MINNEAPOLIS -- Dave Pirner has gone from one end of the Mississippi River to the other. And just like his new home in New Orleans, his first solo album is a spicy gumbo of musical influences.
"If you compare what they call funky down there to what they call funky up here, it's two different kinds of funk, for sure," Pirner, the longtime Soul Asylum frontman, said during a recent visit to his hometown of Minneapolis.
Pirner prefers the sloppier groove of New Orleans, the birthplace of jazz and Dixieland, to that of the slick "Minneapolis Sound" of 1980s Prince.
"To me, it's just stinkier," says Pirner, a big fan of the New Orleans quartet the Meters. "New Orleans is kind of a dirty town, compared to Minneapolis."
Pirner captures some of that "stink" with "Faces & Names," his self-produced solo debut on the independent label Ultimatum Music that arrives in stores July 30. Recorded at producer Daniel Lanois' famed Kingsway Studios in New Orleans, the melodic album signals a break for Pirner from what he calls the "loud, loud, loud, loud, loud guitars" of Soul Asylum.
In "Never Recover," the album's first single, Pirner mourns lost love to the accompaniment of keyboardist Billy Preston. Horns are featured on "Someday Love," while "I'll Have My Day" and "Tea" show soulful touches, including some falsetto from the gravel-voiced Pirner. Distorted guitar and vocals make "Much Too Easy" sound like a psychedelic outtake from the Summer of Love.
For Pirner, the mix of styles is all part of his musical journey.
"It was fascinating to me when you go down to New Orleans and everybody's got a trumpet," says the 38-year-old Pirner, who played trumpet in school before discovering Jimi Hendrix and electric guitar. "You come up here, and everybody's got a loud guitar."
Wearing his famously scraggly hair shorter now, a relaxed Pirner sipped club soda and smoked cigarette after cigarette during an interview. He spoke just hours before Soul Asylum performed at an annual fund-raiser on the grounds of the Basilica of Saint Mary in Minneapolis where Pirner was once an altar boy ("One of my dirty secrets," he says, laughing).
Pirner says his solo album and 13-city solo tour, which opens July 27 in Columbus, Ohio, came about by accident (Soul Asylum, which celebrated its 20th year last fall, is still together and planning a new album in 2003, he says).
After moving to New Orleans, Pirner got to know people at Kingsway Studio, the mansion on the edge of the French Quarter whose clients had included R.E.M., Pearl Jam, Sheryl Crow and Emmylou Harris. When the studio closed, Pirner says he was allowed to record demos of new songs there with whoever was available.
"It just sort of snowballed into this record. It was as good a time as any to try something new," says Pirner, who splits his time between Minneapolis and New Orleans.
For his solo tour, Pirner will be accompanied by Pat Sansone, who played on the album and can switch between guitar and piano, and a female bassist and a male drummer whom Pirner just auditioned. (Pirner admits he hasn't learned their last names yet.)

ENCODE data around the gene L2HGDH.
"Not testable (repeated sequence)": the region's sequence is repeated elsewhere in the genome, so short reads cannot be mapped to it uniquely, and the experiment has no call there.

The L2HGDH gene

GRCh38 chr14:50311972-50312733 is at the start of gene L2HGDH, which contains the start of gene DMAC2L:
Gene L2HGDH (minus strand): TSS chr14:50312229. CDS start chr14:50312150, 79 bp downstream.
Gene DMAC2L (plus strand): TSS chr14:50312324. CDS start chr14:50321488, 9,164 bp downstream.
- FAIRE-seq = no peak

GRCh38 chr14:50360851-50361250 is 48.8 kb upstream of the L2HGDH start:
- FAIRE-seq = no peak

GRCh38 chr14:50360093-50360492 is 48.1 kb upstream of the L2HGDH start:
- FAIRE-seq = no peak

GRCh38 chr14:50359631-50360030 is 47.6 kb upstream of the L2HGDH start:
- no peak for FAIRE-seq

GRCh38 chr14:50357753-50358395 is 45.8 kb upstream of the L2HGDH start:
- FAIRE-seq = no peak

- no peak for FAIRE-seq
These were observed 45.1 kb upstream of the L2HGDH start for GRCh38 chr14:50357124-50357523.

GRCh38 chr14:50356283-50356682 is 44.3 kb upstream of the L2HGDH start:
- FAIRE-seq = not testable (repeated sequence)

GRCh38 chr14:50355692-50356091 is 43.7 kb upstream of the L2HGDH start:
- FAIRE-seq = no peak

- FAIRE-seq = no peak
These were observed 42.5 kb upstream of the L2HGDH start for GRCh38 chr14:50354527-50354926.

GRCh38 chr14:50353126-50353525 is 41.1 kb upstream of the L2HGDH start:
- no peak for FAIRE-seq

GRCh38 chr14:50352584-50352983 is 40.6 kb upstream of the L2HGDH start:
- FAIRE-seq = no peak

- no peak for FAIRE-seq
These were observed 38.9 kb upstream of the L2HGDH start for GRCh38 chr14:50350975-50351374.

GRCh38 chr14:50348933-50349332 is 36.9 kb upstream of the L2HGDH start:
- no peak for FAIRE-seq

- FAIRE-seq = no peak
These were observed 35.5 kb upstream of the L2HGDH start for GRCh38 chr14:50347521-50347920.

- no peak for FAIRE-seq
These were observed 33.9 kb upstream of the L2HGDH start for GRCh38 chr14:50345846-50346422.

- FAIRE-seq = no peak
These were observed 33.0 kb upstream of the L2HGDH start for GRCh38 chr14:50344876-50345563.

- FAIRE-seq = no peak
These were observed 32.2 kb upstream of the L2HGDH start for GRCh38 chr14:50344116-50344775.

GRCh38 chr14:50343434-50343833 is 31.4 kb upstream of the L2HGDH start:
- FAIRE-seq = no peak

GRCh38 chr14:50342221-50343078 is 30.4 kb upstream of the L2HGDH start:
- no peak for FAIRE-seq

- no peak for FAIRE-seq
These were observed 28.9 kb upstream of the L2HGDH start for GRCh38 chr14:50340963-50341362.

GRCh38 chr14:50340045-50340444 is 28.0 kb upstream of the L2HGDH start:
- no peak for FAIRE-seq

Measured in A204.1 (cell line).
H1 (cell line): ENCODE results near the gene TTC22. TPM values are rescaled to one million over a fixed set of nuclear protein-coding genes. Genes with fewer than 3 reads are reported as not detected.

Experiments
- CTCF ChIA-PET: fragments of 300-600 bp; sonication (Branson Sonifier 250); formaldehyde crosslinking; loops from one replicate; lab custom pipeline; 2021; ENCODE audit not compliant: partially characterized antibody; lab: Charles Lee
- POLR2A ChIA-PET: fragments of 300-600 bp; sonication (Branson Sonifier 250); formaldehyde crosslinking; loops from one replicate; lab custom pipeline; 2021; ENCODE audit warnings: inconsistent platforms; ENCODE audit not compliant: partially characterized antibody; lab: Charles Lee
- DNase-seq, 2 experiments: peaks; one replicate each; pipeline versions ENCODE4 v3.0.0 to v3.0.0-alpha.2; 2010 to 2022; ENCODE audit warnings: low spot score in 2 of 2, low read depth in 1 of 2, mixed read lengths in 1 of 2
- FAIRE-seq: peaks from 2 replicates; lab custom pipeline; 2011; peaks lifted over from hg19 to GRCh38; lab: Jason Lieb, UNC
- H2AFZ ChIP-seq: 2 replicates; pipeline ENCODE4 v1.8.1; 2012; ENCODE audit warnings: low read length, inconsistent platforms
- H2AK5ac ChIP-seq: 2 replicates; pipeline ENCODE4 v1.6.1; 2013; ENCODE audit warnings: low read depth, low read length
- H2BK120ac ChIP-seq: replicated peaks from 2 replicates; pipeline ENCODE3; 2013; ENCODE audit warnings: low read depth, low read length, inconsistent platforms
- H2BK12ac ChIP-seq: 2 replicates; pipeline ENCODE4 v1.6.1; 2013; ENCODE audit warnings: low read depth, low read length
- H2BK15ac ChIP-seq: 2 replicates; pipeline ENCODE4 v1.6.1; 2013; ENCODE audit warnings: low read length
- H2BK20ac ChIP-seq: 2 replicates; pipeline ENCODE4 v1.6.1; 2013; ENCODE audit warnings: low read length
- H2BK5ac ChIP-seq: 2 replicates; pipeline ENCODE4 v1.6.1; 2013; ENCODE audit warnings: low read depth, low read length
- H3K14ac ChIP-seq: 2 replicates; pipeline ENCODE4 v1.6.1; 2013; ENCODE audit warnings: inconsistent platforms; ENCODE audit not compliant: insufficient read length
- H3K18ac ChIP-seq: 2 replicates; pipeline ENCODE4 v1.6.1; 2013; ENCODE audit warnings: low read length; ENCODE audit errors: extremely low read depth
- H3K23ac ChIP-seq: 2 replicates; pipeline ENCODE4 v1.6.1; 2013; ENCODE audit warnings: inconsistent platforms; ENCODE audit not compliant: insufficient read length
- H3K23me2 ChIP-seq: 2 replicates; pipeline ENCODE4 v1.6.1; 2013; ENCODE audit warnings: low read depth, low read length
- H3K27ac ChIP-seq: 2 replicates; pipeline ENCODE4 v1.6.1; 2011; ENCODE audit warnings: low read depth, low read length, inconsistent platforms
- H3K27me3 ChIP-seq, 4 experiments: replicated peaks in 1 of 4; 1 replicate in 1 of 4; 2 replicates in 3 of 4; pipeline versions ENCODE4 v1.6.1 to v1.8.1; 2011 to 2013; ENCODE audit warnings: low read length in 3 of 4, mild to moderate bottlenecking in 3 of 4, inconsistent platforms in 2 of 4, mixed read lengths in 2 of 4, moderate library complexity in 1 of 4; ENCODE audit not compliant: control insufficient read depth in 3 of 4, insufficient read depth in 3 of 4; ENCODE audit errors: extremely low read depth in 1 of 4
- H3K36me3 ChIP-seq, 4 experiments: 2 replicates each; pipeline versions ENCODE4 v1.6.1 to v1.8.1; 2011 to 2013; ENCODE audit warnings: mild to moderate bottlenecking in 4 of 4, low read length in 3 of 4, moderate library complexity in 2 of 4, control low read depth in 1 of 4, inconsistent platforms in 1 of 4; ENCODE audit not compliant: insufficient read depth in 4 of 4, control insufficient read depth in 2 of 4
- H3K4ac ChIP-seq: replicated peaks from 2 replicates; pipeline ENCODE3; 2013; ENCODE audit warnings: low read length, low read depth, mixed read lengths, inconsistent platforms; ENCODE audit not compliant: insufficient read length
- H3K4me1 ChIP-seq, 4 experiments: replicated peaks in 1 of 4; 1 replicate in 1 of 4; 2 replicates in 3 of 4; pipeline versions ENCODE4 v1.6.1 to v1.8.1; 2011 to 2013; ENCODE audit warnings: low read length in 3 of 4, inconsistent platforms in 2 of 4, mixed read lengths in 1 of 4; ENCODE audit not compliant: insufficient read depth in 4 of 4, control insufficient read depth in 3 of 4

Asked if it's scary going on the road solo, Pirner says: "I like to use the word 'terrifying."'
Soul Asylum guitarist Dan Murphy, who has had his own side project as a member of Golden Smog, a "supergroup" that included members of the Jayhawks and Wilco, says he supports Pirner's solo effort.
"There's a couple of really good compositions on it," Murphy says. "I'm definitely going to see him play. I'm pulling for him."
Soul Asylum was formed in 1981 as Loud Fast Rules. Pirner started as the group's drummer before switching to guitar (the name "Soul Asylum" comes from a Pirner outtake). Pirner, Murphy and bassist Karl Mueller have been with the group from the beginning, but Soul Asylum is like Spinal Tap when it comes to drummers. Billy Thommes is the group's sixth.
After indie fame in Minneapolis, the band's breakthrough came in 1992 with the hit single "Runaway Train" from Soul Asylum's first Columbia album, "Grave Dancers Union." The song won Pirner a Grammy for best rock song, a songwriting award, and the video, featuring pictures of missing children, was an MTV favorite.
Pirner says the idea of including pictures of missing children was the idea of director Tony Kaye ("American History X").
"He just had this real simple idea he got from looking at a milk carton. And he said, 'Wouldn't it be great if we could put real kids in this?' And I was like, 'Wow, that's a cool idea,"' Pirner says.
Pirner credits the video with helping locate some children. It also changed the meaning of the song to people, he says, and all the hype prompted Soul Asylum to stop playing it in concert for a time.
"We play it now. It's just like, we might as well play it," Pirner says.
After the 1995 platinum-selling "Let Your Dim Light Shine," Soul Asylum got a lackluster response to 1998's "Candy From a Stranger" and left Columbia by mutual agreement.
Pirner says the musical landscape had changed.
"It all became about Tin Pan Alley, and 'N Sync and Britney (Spears) and all that stuff, and we just didn't fit in anymore. So we walked," Pirner says. The band is working on about 25 songs for its next album and hasn't decided yet on a new label, he says.
Once Pirner wraps up his solo tour, it's back on the road with Soul Asylum at the end of August. While other stalwarts of the Minneapolis music scene such as the Replacements and Husker Du have folded, Pirner has a simple reason why Soul Asylum has endured:
"We've always said (we'll play) until it's no fun anymore. And there really doesn't seem like any reason not to, now. It's a blast. I love it. And it's funner than ever."
On the Net:
Dave Pirner Web site: http://www.davepirner.com
Soul Asylum Web site: http://www.soulasylum.com
Ultimatum Music Web site: http://www.ultimatummusic.com
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